Karen's blog

#amreading Wetland, Colin King

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Second in the Rory James series from Bendigo based author Colin King.

From the Blurb:

When a Melbourne couple in witness protection are found assassinated in their bed, zoology student Josh Marshall recognises the address. He quickly realises he had inadvertently been an unseen witness to a bent cop divulging the couple's location to the hitman ... and he has the hard evidence to prove it.

#amreading Live and Let Fry, Sue Williams

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Started this one last night and what with the heat and never-ending dry it feels like home... ;)

From the Blurb:

For Cass Tuplin, proprietor of the Rusty Bore Takeaway (and definitely not an unlicensed private investigator), it’s weird enough that her neighbour Vern has somehow acquired a lady friend. But then he asks Cass to look into the case of the dead rats someone’s dumped on Joanne’s doorstep.

#amreading Man at the Window, Robert Jeffreys

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I'm very behind with posting things - got some major website work under way so I'm behind, I'm disorganised and I'm very distracted at the moment. I finished this book night before last - coming out later in November from Echo Publishing, but more on that when the review is posted.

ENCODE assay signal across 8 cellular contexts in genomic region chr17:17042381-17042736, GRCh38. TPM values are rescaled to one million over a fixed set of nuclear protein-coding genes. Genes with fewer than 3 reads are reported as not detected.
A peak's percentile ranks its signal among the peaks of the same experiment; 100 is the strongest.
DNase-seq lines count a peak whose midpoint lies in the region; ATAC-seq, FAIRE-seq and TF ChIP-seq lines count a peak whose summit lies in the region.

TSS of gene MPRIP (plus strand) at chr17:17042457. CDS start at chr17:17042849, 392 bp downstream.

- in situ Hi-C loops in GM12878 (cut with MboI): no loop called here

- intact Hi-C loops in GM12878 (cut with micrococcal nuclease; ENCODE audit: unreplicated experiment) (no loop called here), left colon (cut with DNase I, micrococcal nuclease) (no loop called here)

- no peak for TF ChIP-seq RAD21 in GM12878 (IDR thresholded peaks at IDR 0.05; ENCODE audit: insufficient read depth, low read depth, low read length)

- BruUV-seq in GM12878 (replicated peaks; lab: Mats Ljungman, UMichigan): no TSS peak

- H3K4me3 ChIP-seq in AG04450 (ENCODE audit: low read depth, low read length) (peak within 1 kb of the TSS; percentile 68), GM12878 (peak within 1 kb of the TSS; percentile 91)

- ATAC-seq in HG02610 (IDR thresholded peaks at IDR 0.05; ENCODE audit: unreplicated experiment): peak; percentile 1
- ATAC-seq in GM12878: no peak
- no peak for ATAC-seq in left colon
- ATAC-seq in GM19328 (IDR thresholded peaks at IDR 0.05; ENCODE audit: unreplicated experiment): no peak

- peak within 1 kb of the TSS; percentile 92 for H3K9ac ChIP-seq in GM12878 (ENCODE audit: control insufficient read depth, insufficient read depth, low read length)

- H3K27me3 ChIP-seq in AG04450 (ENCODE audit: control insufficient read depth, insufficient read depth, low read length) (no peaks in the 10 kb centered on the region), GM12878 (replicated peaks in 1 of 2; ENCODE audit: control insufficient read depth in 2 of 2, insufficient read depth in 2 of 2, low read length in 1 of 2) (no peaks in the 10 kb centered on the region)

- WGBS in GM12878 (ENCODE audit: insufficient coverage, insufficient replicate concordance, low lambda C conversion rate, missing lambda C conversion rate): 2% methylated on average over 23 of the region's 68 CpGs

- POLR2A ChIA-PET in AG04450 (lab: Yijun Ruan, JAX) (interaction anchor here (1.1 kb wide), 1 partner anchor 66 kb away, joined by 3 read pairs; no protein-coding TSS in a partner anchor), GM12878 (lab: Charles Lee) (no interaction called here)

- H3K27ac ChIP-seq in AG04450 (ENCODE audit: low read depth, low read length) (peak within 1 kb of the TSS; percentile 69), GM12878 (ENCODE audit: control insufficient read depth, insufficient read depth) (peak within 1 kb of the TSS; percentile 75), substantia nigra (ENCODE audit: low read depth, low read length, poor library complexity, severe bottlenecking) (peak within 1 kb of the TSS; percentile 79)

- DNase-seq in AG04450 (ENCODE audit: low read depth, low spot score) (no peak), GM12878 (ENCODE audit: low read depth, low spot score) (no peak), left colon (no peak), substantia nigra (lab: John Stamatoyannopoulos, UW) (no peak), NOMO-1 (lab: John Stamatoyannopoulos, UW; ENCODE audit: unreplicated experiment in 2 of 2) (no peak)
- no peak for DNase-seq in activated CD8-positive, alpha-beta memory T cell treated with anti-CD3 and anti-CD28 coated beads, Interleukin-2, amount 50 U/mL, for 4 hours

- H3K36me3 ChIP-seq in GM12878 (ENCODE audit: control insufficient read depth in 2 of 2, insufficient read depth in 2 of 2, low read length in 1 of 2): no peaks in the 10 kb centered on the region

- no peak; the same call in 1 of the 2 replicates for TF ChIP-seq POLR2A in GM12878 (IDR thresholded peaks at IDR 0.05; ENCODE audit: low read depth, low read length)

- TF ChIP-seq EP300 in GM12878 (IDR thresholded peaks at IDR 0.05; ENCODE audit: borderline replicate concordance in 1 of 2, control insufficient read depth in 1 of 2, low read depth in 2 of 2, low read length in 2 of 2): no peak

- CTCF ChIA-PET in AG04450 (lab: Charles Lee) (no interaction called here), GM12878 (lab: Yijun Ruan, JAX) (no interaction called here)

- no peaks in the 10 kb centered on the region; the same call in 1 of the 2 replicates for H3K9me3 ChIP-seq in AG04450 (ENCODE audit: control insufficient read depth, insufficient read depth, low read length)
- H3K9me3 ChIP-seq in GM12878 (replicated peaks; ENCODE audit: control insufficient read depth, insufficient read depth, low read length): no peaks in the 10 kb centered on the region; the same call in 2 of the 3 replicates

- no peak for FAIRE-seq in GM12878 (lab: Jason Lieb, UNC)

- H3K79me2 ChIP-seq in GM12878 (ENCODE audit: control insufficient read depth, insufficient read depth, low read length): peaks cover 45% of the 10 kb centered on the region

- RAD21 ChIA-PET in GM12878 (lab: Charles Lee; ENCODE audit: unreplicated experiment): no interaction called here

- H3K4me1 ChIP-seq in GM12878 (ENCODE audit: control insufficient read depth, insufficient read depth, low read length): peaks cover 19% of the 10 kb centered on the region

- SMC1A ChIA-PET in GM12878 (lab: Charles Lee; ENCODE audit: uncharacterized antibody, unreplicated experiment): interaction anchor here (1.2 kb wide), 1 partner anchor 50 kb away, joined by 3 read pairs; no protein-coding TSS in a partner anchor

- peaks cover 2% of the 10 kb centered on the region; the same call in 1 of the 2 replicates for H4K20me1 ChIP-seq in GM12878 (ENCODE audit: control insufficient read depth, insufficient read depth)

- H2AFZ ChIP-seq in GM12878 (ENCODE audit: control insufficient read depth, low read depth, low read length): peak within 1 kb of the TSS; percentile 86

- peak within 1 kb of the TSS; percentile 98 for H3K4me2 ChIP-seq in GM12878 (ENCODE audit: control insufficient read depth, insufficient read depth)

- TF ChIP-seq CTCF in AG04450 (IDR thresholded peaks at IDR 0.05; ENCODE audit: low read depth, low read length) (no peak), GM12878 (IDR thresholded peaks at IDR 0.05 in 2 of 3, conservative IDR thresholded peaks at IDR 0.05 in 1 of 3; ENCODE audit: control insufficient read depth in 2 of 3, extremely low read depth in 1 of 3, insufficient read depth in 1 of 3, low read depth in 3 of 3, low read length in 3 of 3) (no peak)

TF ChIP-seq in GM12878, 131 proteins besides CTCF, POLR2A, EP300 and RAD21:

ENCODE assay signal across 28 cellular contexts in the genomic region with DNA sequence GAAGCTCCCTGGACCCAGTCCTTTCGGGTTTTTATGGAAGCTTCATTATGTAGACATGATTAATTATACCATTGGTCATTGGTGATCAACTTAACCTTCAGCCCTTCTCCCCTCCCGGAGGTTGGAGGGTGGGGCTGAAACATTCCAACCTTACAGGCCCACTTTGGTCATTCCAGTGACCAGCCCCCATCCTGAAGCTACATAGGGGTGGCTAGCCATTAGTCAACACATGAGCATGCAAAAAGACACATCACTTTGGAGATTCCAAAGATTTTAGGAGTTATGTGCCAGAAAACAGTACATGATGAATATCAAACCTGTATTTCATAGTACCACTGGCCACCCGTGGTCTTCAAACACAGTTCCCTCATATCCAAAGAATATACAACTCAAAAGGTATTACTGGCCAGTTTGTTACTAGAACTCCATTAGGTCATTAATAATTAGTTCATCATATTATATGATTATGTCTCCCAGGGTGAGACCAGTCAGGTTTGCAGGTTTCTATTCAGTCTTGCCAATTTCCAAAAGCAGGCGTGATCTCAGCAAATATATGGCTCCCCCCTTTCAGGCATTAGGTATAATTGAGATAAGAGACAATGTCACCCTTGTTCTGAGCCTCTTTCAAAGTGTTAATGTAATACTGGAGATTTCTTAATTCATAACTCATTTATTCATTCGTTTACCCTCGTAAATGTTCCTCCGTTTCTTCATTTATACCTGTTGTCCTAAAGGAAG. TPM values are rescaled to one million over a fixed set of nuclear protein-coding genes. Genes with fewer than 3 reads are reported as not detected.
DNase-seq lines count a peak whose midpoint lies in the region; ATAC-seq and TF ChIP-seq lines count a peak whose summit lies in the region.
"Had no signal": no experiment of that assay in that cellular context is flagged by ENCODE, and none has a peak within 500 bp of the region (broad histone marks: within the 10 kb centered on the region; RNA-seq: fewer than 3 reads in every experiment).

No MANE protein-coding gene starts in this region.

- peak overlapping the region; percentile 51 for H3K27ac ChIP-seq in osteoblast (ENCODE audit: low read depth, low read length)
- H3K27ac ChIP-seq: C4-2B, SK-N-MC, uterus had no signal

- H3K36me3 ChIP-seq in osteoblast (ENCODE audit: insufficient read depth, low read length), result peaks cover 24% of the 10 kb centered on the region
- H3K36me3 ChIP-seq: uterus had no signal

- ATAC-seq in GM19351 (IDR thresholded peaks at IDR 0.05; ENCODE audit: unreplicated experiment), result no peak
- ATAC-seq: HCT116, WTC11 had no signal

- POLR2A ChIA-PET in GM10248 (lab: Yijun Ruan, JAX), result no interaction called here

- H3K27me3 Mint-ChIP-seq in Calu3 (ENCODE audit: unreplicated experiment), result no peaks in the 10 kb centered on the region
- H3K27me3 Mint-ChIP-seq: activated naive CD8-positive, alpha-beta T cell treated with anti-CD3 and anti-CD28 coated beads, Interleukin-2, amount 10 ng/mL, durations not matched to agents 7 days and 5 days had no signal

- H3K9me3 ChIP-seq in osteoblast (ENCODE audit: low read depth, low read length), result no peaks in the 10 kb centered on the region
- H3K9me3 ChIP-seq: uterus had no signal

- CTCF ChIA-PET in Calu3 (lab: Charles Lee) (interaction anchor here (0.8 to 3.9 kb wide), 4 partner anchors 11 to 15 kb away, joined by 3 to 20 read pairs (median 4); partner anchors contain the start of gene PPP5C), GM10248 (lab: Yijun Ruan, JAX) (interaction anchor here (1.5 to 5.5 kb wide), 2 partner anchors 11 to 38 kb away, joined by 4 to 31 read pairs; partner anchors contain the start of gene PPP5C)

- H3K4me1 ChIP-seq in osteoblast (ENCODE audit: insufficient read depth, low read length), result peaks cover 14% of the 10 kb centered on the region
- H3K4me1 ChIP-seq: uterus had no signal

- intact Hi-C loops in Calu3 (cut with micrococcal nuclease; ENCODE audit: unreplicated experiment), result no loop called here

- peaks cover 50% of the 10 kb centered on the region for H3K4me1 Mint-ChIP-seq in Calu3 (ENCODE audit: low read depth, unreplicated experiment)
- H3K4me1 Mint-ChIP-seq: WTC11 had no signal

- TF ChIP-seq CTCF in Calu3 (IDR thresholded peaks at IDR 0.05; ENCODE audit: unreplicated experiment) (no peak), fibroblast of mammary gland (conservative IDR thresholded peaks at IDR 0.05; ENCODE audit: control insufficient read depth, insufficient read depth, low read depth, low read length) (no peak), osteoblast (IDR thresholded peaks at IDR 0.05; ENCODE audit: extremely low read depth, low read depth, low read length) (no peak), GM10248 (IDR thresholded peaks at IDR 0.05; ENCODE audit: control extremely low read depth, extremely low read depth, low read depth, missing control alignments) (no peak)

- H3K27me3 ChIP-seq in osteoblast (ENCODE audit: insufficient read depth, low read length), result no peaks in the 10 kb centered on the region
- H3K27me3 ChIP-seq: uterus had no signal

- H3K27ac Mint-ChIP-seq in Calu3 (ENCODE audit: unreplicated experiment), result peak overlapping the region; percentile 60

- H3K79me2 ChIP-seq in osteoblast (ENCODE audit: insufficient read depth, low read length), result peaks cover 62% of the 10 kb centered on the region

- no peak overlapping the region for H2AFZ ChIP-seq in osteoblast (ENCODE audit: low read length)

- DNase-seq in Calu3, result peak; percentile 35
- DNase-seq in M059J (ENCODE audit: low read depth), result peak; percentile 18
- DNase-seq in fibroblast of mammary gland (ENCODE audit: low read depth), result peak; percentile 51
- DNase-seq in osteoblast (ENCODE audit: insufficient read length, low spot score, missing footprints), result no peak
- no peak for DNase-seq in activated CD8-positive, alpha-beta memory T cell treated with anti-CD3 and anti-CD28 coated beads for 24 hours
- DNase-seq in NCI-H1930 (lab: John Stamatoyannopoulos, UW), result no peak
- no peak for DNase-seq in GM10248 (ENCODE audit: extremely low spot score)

From the Blurb:

An atmospheric crime novel with a burning moral dilemma at its heart.

#amreading Into the Fog, Sandi Wallace

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Started reading the third Georgie Harvey / John Franklin novel by Sandi Wallace last week ... this time set in the Dandenong Ranges, which was a bit of a blast from past - rain / storms / fog / trees down / cold. Vaguely remember how all of that worked.

From the Blurb:

How could police lose three children?

Three missing children.

A wild storm.

A long way from home.

Melbourne journalist Georgie Harvey is on hand when three children disappear from a police-run camp in the Dandenong Ranges.

My Name is Revenge, Ashley Kalagian Blunt

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Back in pre-computer days when the History taught in our schools seemed to be fixated on Medieval England to the exclusion of everywhere and everything else (including Aboriginal history which has always pissed me off in the extreme), we, unsurprisingly given the myopic focus, never explored events surrounding either of the World Wars. Since then my forays into education in this sphere have been shamfully sporadic so I'm grateful for this novella and essay which is casting some light into this corner. 

From the Blurb: